As you can expect poor Chloe doesn’t get 100% support behind her venture and the online trolls are matched by some real life ones too. Media attention and a film crew bring additional complications.
As well as the fun there is some serious stuff too and the communication between Chloe and one blog reader was very emotive.
The character Muriel, the older lady Chloe befriends as part of a work’s community charitable engagement was one of my favourites.
This is written in first person and it’s very engaging. Chloe comes across as likeable and very sane in a world where single women are still seen as spinsters and crazy cat ladies.
This is a book fans of Holly Bourne’s Spinster Club series can move on to enjoy. I highly recommend it. It’s a feel good feminist read, with great social commentary on a number of issues.
Thanks to Alex from Orion for my gifted copy for the purposes of an honest review. Published by Trapeze today – 16/5/19.
The following post contains spoilers for the first book in the series – The Fandom.
It’s a year since Violet, Alice and Katie escaped from the dystopian world of The Gallows Dance – Nate’s been stuck in a coma ever since. Violet re-enters The Gallows Dance, determined to bring her brother home. After an argument that threatens to destroy their friendship, Alice stays behind. But when a rogue fanfic writer emerges online – posting dark new chapters set in the world her friends are trapped in – Alice is the only one with the power to save the story…
Anna Day was shortlisted for the Times/Chicken House Children’s Fiction competition in 2015 with her novel The Gallows Dance. Combining Anna’s novel with The Big Idea runner-up Angela McCann’s idea resulted in The Fandom, a new novel inspired by the world from Anna’s original story. By day, Anna works as a clinical psychologist and lives in Newcastle with her family.
What I Thought
I was lucky enough to pick up an ARC of The Fandom at YALC and loved it so much I requested to be on the blog tour – you can find my original post here.
So I was very honoured to be contacted by Anna and sent a copy of the second book in the Fandom Duology for review.
Seriously if you’ve ever wished you could enter the world of books you love you will adore this series. It’s fun, romantic and full of friendship and sibling love too.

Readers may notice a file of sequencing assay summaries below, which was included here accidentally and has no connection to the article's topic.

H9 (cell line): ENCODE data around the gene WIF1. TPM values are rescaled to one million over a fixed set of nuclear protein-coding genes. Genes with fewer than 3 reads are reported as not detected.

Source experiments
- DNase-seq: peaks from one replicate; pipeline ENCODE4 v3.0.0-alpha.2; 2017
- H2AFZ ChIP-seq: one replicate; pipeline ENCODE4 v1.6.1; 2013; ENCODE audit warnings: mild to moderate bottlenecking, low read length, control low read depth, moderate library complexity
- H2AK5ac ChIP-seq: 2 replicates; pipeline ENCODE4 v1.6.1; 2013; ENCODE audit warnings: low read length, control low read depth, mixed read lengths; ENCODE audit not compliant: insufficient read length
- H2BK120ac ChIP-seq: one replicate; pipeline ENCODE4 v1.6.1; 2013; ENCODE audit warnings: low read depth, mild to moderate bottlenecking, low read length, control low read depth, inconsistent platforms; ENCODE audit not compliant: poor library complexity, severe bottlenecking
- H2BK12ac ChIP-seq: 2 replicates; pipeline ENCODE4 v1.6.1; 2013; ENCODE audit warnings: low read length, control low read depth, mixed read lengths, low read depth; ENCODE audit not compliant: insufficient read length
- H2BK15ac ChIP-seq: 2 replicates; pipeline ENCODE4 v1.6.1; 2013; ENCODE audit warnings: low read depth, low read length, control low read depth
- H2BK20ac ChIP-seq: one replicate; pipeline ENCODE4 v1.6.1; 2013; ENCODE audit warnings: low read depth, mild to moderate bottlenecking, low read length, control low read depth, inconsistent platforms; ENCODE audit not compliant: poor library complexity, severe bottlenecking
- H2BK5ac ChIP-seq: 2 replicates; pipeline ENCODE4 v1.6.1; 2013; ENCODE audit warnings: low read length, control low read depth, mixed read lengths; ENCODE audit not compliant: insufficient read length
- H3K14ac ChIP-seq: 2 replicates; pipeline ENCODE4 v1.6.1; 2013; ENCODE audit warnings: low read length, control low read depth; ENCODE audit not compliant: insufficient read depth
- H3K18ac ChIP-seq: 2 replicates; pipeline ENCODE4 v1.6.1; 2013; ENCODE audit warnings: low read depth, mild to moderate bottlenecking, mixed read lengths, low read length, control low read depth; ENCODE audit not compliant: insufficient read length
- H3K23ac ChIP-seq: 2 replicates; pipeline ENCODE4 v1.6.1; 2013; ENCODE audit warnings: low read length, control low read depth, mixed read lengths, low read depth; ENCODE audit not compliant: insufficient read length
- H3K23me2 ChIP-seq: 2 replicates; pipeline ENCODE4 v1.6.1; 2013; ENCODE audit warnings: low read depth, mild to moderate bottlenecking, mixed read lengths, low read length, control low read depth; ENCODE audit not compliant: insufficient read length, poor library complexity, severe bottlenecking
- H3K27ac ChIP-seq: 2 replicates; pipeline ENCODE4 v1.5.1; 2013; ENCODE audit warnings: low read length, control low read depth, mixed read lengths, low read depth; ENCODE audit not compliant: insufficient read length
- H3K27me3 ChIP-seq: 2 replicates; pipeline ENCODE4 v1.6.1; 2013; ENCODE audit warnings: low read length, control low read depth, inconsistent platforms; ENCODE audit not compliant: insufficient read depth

The Fandom Rising picks up around a year after the first book. Nate is still in a coma and Violet, Alice and Katie are ignoring the elephant in the room – the fact that they went into the world of The Gallows Dance. Everyone has put it down to a freak incident and the girls seem to believe they just dropped into comas too. Almost.
Violet and Alice have published a sequel called The Gallows Song, a Utopia in which Nate is alive and well. But then a fan fiction writer calling himself Fanboy starts using the power of the Fandom to make things dark and dangerous again. Nate is at risk in more than one way and it’s time to hop back and save the day.
I really liked how the female friendships are explored in terms of their complexity – conflict and jealousy as well as being there for each other. Girls aren’t just sunshine and sleepovers, or mean girls. Alice is left behind in the real world as a result and the introduction of the character Danny who helps her is welcomed because she can’t do this alone.
The characters we met in the first book are still in The Gallows Dance world and Violet might regret what they’ve written just a little. Even Utopias have conflict when new characters are introduced.
Like the first this was well paced, full of tension and an excellent mystery. Who is Fanboy and can Alice stop him? The answer may surprise you. Will everyone make it back in one piece?
With timely commentary on the nature of art and who stories belong to I loved diving back into this portal fantasy.
I marginally preferred the first book mainly because of the romance but this was a very satisfying follow up. Not going to lie I now want more and the super exciting news is that the series is in development for TV with Fox 21 Studios and the producer of the Golden Compass. My wishes are that they keep it set in the U.K. 🤞🏻and if they film the opening at LFCC this year I’ll be available to be an extra 😉 – just saying. And maybe they extend the story because there are things I need to see that are hinted at in the very end of book two. I’d be happy with extending this to a trilogy too 🤞🏻🤞🏻🤞🏻.
Thank you to Anna and Chicken House who gifted me this copy for the purposes of an honest review.